Though there is a legal injunction for the use of Bangla, it is still largely ignored at government and non-government offices
The use of Bangla language in all spheres of life is yet to be ensured 66 years after people of the country shed blood for establishing Bangla as a state language.
Though there is a legal injunction for the use of Bangla, it is still largely ignored at government and non-government offices. And the country’s higher court is no exception.
The Supreme Court was formed based on the country’s constitution that categorically states that the state language of the Republic shall be Bangla.
Also, the then Ershad regime passed a law, the Bengali Language Implementation Act 1987, to ensure the use of Bangla in all state offices.
In 2011, the Law Commission, too, put forward a set of recommendations on implementing the act, but no government initiative to enforce it is in sight.
In 2014, the High Court Division issued a ruling asking the government to take measures for implementing and ensuring the use of Bangla everywhere, including signboards, banners, electronic media advertisements, nameplates, and vehicle number plates.
Despite the ruling by the higher court itself, there are hardly any instances in which it used Bangla while passing orders or delivering verdicts.
Experts and the people concerned said there are many reasons behind this, including the absence of extensive legal terminology in Bangla and lawyers’ reluctance to use Bangla in court proceedings.
Most laws are written in English, and references of other courts across the country and the world are also in English. As a result, translating these legal materials into Bangla is a very cumbersome task, they reasoned.
However, sections of retired judges, ministers, lawyers feel that even though there are some barriers, Bangla should be used in all legal proceedings, orders, and verdicts.
Whether a judge will use Bangla in his or her orders depends on their good will, they added.
Use of Bangla in the High Court
Only two judges of the High Court, Justice Sheikh Md Zakir Hossain, and Justice Md Ashraful Kamal, now write their orders and verdicts in Bangla, setting a trailblazing example and inspiring their colleagues.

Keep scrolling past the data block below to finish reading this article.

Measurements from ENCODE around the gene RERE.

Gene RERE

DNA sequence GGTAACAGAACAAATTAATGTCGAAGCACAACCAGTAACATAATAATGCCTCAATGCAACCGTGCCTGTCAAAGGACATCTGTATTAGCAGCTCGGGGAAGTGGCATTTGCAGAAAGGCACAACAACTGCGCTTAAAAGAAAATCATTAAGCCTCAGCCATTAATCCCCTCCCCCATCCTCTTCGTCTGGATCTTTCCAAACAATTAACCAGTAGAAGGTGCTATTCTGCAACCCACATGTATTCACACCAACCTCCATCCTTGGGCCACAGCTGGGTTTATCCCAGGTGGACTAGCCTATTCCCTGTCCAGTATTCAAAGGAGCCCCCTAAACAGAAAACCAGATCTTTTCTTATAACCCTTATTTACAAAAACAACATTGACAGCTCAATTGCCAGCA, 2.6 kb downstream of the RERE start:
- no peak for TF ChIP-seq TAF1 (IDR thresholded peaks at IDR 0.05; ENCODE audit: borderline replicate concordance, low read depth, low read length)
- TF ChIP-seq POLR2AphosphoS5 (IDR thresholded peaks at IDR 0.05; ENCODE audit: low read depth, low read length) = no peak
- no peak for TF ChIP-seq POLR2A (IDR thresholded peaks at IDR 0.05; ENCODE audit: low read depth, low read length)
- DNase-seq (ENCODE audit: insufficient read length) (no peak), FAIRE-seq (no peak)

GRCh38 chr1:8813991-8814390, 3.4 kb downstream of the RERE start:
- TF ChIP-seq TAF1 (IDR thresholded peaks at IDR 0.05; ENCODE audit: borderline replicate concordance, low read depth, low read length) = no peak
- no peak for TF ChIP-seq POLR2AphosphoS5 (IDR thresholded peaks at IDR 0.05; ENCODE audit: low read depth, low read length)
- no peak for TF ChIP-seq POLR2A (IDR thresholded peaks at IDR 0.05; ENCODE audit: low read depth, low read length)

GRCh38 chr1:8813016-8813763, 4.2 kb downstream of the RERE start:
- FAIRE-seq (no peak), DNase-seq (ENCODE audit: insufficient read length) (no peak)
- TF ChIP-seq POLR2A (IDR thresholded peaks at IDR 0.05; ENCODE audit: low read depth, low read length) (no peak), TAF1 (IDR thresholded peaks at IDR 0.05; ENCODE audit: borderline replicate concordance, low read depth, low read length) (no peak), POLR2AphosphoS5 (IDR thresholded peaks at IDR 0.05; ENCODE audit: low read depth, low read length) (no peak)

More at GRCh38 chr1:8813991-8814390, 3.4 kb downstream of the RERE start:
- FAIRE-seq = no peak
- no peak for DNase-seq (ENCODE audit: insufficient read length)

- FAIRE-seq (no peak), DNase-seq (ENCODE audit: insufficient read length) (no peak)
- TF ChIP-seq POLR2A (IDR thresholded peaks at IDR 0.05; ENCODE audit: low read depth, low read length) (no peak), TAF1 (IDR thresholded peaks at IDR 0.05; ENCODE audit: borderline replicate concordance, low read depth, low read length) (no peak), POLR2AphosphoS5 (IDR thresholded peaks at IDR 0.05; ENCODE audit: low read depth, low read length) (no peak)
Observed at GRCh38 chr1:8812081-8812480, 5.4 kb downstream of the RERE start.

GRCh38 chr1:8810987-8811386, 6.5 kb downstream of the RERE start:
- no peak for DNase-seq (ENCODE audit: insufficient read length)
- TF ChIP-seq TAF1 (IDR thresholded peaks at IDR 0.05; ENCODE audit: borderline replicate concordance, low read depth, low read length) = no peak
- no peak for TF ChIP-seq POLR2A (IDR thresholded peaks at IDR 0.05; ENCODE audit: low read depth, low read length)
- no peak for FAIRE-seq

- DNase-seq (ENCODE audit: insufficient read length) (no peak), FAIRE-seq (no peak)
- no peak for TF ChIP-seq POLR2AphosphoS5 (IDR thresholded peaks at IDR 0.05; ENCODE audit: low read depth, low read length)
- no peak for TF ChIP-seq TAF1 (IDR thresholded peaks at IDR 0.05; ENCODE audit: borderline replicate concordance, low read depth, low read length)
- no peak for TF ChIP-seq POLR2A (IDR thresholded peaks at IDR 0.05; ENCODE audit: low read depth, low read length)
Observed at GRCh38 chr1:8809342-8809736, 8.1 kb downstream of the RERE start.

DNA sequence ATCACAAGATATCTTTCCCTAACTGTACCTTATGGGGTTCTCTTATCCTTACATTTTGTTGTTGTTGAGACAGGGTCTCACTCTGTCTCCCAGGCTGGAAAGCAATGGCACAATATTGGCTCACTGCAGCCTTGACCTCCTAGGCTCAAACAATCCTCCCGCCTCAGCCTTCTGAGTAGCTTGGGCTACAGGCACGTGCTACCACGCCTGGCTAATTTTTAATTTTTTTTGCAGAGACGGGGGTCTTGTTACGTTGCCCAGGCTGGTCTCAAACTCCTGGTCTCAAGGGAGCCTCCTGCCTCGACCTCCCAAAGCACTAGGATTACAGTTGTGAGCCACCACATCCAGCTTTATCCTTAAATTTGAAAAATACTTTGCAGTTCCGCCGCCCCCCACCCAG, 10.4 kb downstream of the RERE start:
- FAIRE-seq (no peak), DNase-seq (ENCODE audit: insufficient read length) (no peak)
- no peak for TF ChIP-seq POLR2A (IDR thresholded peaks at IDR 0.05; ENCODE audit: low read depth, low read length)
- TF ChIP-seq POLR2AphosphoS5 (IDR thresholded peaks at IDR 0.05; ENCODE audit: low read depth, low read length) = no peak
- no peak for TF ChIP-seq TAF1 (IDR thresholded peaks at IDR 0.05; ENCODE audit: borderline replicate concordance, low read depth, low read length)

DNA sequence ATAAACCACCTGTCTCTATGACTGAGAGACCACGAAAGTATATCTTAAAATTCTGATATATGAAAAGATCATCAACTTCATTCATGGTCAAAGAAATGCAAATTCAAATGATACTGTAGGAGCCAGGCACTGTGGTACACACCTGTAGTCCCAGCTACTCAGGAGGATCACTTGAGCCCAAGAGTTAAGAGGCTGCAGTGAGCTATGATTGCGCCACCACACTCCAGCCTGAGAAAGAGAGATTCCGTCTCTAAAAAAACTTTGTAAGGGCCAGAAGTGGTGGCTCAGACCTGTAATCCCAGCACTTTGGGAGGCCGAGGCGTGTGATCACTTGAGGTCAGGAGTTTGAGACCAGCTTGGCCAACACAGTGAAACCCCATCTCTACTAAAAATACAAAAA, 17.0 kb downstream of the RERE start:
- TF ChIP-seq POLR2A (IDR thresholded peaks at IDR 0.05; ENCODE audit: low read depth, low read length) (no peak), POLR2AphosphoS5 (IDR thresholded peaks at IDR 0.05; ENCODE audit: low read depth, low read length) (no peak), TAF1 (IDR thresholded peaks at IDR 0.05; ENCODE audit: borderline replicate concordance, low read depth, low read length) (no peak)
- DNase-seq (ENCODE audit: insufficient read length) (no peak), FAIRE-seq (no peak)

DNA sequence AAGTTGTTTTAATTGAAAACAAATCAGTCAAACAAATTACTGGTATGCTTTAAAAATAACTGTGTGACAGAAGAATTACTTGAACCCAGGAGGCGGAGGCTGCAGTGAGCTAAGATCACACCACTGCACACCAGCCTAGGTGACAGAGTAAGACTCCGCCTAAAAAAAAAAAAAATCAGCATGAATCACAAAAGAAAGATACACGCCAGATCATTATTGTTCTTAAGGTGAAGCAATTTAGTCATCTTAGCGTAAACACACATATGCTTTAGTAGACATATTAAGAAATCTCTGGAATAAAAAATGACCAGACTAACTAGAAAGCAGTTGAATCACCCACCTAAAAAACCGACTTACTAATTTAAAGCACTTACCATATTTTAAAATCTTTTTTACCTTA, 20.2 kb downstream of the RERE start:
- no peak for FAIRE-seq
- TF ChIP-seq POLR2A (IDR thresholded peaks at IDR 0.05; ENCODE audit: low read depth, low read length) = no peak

Justice Zakir has used Bangla in court affairs for the last eight years, and Justice Ashraful Kamal since August 2017.
Talking about problems with verdicts written in English, experts said justice seekers often get into trouble and find it difficult to understand such verdicts. As a result, they have to ask for assistance from lawyers or translators.
In an exemplary move in 1999, several judges of the High Court decided to write verdicts in Bangla, but their move did not make visible progress, and in the subsequent seven years, not a single order or verdict was passed in Bangla.
Former chief justice ABM Khairul Haque wrote and delivered a good number of verdicts in the state language.
Speaking to the Dhaka Tribune, Khairul, now chairman of the Law Commission, stressed the need for using Bangla in all court affairs.
Though there are some barriers, judges should use the mother tongue while passing their orders, he said.
“Journalists working with Bengali dailies may face similar problems. But, do they ever quit their jobs just because of linguistic barriers?,” he asked the question.
“A judge has to have good will and desire to deliver judgments in the state language.”
The former chief justice suggested taking assistance from linguists who can help write judgments in Bangla.
Khairul said his commission has been preparing a Bangla lexicon for legal purposes.
“We already have a workbook. Now, we are working to expand its scope and prepare two volumes involving more legal terminologies. I think the volumes will greatly help judges pass verdicts and orders in the vernacular.”
Former law minister Barrister Shafique Ahmed said Bangla was not spoken in courtrooms in the past, but nowadays many lawyers hold hearings in Bangla and the judges speak Bangla as well.
Lawyers said the major challenge behind using Bangla is that the majority of landmark verdicts cited as references around the world were written in English. Also, there are some legal terms that apparently cannot be translated into Bangla.
The government would therefore need to take steps to decode terms that have been in use since the colonial period.
However, lower courts in the country have been using Bangla for quite a long time.
ZI Khan Panna, a senior lawyer at the Supreme Court, said things have been changed. Most lawyers now use Bangla in their professional work, even in the Appellate Division.
He added: “Some lawyers use Bangla in petitions and prayers they file with the court. This is certainly a positive trend, as their clients can easily understand what their counsel is submitting on behalf of them.
“ The Court has no objection to accepting petitions written in Bangla, even though many of us feel comfortable with using English in courtrooms.”